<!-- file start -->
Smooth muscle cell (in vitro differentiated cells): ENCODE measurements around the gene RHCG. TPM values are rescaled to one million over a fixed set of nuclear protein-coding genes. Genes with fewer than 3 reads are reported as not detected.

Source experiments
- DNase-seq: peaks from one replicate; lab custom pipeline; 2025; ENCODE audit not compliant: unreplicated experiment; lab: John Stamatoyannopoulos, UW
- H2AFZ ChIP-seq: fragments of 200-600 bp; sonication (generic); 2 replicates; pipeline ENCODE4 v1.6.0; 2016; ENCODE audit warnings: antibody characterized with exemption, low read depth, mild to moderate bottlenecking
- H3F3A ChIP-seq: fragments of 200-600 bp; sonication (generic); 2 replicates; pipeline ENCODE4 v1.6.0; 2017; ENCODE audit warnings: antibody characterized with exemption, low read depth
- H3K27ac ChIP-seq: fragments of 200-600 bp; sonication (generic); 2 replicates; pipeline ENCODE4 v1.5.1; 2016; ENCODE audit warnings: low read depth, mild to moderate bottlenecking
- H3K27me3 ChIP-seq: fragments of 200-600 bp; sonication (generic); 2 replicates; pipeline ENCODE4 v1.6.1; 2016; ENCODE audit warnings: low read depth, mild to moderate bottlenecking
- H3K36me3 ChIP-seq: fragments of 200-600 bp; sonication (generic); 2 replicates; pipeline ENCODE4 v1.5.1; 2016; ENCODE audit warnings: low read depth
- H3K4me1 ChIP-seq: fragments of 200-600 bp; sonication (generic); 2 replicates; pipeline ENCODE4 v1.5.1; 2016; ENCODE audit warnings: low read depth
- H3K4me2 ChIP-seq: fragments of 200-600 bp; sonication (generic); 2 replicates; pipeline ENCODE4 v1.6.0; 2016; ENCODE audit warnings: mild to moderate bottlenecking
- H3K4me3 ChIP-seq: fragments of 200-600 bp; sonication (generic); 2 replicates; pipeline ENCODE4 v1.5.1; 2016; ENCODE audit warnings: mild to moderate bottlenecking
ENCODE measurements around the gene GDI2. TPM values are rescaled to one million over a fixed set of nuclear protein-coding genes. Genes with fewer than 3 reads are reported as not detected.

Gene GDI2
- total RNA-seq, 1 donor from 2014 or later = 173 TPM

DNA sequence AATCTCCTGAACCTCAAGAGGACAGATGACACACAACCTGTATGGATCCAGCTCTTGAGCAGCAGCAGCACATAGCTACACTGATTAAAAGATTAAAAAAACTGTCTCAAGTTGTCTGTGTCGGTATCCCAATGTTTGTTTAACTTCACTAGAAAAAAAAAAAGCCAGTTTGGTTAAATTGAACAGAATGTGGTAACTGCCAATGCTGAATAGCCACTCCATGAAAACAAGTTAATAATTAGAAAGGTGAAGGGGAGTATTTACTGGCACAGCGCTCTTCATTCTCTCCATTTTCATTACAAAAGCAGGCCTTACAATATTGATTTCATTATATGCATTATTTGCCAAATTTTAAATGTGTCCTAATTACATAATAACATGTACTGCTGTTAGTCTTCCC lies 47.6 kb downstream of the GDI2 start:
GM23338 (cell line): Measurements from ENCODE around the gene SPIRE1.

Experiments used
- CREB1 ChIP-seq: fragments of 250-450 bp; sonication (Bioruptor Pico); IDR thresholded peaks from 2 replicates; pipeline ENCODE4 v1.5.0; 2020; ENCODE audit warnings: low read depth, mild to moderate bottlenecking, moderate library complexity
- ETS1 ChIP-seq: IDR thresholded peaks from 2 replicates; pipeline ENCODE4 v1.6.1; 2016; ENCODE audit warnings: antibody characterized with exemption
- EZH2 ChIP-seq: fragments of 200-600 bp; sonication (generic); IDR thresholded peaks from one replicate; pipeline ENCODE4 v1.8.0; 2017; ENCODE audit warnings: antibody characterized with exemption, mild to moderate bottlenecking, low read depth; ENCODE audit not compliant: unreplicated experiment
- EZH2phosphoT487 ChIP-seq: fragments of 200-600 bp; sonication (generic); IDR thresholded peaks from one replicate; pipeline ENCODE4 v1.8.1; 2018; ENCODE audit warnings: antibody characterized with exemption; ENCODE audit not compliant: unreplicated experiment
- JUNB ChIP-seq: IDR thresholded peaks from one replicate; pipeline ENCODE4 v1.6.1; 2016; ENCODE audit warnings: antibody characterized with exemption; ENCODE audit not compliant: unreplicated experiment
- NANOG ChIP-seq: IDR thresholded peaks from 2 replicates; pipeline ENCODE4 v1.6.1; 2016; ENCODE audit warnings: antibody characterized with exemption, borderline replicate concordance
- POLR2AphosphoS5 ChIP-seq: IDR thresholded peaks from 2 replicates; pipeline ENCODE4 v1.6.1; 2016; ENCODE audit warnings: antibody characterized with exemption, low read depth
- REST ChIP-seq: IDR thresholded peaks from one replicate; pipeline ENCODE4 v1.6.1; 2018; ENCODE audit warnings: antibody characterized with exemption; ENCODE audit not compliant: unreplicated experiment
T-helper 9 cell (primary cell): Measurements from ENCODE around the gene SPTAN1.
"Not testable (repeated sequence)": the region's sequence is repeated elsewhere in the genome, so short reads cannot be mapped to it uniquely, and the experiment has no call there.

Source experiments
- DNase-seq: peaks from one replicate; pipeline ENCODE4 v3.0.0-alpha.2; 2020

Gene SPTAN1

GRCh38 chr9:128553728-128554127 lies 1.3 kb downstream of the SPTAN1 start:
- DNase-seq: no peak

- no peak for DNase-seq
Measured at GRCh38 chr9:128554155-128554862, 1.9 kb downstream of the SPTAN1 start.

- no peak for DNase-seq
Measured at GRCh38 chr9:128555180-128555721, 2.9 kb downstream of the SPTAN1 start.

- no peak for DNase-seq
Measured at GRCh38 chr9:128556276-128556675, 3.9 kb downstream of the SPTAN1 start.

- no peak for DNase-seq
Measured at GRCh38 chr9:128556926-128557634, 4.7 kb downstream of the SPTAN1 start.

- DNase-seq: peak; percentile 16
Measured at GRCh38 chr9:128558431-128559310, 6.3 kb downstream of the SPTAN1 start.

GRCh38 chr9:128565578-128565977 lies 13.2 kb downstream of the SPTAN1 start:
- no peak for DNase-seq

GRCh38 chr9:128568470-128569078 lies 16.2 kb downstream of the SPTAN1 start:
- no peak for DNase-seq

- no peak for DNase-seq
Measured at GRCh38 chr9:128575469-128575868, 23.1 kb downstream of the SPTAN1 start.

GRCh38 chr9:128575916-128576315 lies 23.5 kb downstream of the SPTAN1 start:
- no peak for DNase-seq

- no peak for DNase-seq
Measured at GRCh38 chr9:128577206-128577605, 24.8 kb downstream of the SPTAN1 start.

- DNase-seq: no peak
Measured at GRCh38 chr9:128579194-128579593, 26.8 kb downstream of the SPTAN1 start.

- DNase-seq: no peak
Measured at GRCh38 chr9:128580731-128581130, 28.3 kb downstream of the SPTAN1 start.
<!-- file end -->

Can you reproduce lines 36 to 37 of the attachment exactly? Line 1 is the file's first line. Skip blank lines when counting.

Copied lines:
Measured at GRCh38 chr9:128555180-128555721, 2.9 kb downstream of the SPTAN1 start.

- no peak for DNase-seq